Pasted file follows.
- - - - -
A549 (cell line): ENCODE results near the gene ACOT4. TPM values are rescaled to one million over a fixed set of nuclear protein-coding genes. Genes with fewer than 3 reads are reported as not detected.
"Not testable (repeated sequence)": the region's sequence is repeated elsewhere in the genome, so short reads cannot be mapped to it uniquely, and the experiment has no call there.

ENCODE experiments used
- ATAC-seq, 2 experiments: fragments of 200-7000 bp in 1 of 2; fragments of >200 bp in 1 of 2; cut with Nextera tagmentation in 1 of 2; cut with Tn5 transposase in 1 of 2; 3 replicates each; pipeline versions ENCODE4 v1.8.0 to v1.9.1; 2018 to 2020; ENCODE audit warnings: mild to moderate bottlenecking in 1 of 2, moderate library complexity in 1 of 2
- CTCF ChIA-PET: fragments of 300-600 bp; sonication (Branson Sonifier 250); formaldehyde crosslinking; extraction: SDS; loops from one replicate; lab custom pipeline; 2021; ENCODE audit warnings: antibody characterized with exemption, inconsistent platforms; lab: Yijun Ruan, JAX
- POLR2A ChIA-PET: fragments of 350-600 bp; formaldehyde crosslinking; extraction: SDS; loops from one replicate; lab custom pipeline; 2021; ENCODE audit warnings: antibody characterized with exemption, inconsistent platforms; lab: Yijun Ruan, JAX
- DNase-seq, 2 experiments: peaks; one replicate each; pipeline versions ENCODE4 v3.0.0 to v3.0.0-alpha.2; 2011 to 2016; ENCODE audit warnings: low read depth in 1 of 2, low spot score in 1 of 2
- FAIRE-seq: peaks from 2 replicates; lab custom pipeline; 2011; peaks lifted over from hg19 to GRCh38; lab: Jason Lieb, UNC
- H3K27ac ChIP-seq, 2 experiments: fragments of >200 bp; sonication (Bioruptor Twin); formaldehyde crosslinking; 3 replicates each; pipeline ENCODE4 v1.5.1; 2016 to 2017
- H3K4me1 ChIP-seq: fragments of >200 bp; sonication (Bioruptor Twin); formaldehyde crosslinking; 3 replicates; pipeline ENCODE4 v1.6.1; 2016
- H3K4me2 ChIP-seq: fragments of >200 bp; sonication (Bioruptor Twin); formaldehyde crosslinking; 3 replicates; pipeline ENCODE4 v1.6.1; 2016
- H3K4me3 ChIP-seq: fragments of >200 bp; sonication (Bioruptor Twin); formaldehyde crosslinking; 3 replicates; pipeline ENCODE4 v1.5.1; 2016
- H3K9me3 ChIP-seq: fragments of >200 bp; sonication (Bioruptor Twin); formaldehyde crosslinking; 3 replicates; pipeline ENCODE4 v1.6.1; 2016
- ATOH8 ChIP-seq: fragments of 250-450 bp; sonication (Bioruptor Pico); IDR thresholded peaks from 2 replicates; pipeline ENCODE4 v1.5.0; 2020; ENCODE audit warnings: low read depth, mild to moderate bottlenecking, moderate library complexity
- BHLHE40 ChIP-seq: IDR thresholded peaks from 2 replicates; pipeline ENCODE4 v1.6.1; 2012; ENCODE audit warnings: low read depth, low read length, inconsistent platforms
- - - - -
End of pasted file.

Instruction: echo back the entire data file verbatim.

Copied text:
A549 (cell line): ENCODE results near the gene ACOT4. TPM values are rescaled to one million over a fixed set of nuclear protein-coding genes. Genes with fewer than 3 reads are reported as not detected.
"Not testable (repeated sequence)": the region's sequence is repeated elsewhere in the genome, so short reads cannot be mapped to it uniquely, and the experiment has no call there.

ENCODE experiments used
- ATAC-seq, 2 experiments: fragments of 200-7000 bp in 1 of 2; fragments of >200 bp in 1 of 2; cut with Nextera tagmentation in 1 of 2; cut with Tn5 transposase in 1 of 2; 3 replicates each; pipeline versions ENCODE4 v1.8.0 to v1.9.1; 2018 to 2020; ENCODE audit warnings: mild to moderate bottlenecking in 1 of 2, moderate library complexity in 1 of 2
- CTCF ChIA-PET: fragments of 300-600 bp; sonication (Branson Sonifier 250); formaldehyde crosslinking; extraction: SDS; loops from one replicate; lab custom pipeline; 2021; ENCODE audit warnings: antibody characterized with exemption, inconsistent platforms; lab: Yijun Ruan, JAX
- POLR2A ChIA-PET: fragments of 350-600 bp; formaldehyde crosslinking; extraction: SDS; loops from one replicate; lab custom pipeline; 2021; ENCODE audit warnings: antibody characterized with exemption, inconsistent platforms; lab: Yijun Ruan, JAX
- DNase-seq, 2 experiments: peaks; one replicate each; pipeline versions ENCODE4 v3.0.0 to v3.0.0-alpha.2; 2011 to 2016; ENCODE audit warnings: low read depth in 1 of 2, low spot score in 1 of 2
- FAIRE-seq: peaks from 2 replicates; lab custom pipeline; 2011; peaks lifted over from hg19 to GRCh38; lab: Jason Lieb, UNC
- H3K27ac ChIP-seq, 2 experiments: fragments of >200 bp; sonication (Bioruptor Twin); formaldehyde crosslinking; 3 replicates each; pipeline ENCODE4 v1.5.1; 2016 to 2017
- H3K4me1 ChIP-seq: fragments of >200 bp; sonication (Bioruptor Twin); formaldehyde crosslinking; 3 replicates; pipeline ENCODE4 v1.6.1; 2016
- H3K4me2 ChIP-seq: fragments of >200 bp; sonication (Bioruptor Twin); formaldehyde crosslinking; 3 replicates; pipeline ENCODE4 v1.6.1; 2016
- H3K4me3 ChIP-seq: fragments of >200 bp; sonication (Bioruptor Twin); formaldehyde crosslinking; 3 replicates; pipeline ENCODE4 v1.5.1; 2016
- H3K9me3 ChIP-seq: fragments of >200 bp; sonication (Bioruptor Twin); formaldehyde crosslinking; 3 replicates; pipeline ENCODE4 v1.6.1; 2016
- ATOH8 ChIP-seq: fragments of 250-450 bp; sonication (Bioruptor Pico); IDR thresholded peaks from 2 replicates; pipeline ENCODE4 v1.5.0; 2020; ENCODE audit warnings: low read depth, mild to moderate bottlenecking, moderate library complexity
- BHLHE40 ChIP-seq: IDR thresholded peaks from 2 replicates; pipeline ENCODE4 v1.6.1; 2012; ENCODE audit warnings: low read depth, low read length, inconsistent platforms